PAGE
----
Woops. Sorry. I’m so used to seeing Amy Jo rave about it on the AO forum that I think of it as a known title like, say, the Bible. :) The title is Knowing and Teaching Elementary Mathematics: Teachers’ Understanding of Fundamental Mathematics in China and the United States by Liping Ma. There is a new version-which is expensive- but I purchased the first edition for a reasonable price. I believe that it is a book that is essentially her dissertation while obtaining her PhD at Stanford, and it reads a bit like that: it is enlightening and incredibly informative, but it is not an easy read for someone who is not math oriented (ie like me).

          • Dawn says

            Sorry. Clearly this should have been below your response below. I have another response I wanted to add here.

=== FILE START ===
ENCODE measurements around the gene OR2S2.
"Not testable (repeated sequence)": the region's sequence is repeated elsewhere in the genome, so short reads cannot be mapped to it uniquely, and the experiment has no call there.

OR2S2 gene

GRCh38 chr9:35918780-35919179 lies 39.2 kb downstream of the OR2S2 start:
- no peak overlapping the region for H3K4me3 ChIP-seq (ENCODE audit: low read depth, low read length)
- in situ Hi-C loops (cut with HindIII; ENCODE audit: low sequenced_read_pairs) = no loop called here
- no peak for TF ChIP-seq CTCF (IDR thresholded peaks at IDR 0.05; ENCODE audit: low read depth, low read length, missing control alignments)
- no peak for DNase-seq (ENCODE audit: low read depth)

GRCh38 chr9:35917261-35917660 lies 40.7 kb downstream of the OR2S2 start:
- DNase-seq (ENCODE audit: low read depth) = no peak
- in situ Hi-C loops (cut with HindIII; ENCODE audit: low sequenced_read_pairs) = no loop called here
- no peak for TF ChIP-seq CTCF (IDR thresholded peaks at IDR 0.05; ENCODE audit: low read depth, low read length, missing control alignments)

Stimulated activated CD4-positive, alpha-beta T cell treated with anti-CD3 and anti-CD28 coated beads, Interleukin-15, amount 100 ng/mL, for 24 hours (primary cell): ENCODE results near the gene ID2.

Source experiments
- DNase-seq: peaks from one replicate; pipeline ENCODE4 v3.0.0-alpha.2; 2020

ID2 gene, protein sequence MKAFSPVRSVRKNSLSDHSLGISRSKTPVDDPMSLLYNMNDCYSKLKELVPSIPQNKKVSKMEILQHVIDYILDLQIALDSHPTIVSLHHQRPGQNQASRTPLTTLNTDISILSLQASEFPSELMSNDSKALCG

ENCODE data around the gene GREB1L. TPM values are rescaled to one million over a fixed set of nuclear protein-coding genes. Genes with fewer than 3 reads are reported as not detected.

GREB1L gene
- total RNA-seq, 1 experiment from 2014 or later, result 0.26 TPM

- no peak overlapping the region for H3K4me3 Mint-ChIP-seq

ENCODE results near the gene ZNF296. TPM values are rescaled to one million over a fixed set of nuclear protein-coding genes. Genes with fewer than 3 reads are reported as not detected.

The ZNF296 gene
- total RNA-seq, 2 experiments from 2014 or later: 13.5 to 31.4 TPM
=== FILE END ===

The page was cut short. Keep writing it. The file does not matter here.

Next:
I wouldn’t say it is your “fault” that building an official MEC is slow going. To do it well – to do it properly – it has to be approached systematically and that takes time – no matter who is in charge of the project or how many people are involved. But when it is finished? It will have been worth the wait.

          • Brandy Vencel says

            Definitely worth the wait, I agree. I admit that I have trouble finishing projects, though. I have had a review to post in that Forum for three months now. Someone get me a rock behind which I can hide myself!!

          • Brandy Vencel says

            Well, that is what I get for doing FAR too much skimming lately on the Forum. :)

        • Virginia Lee says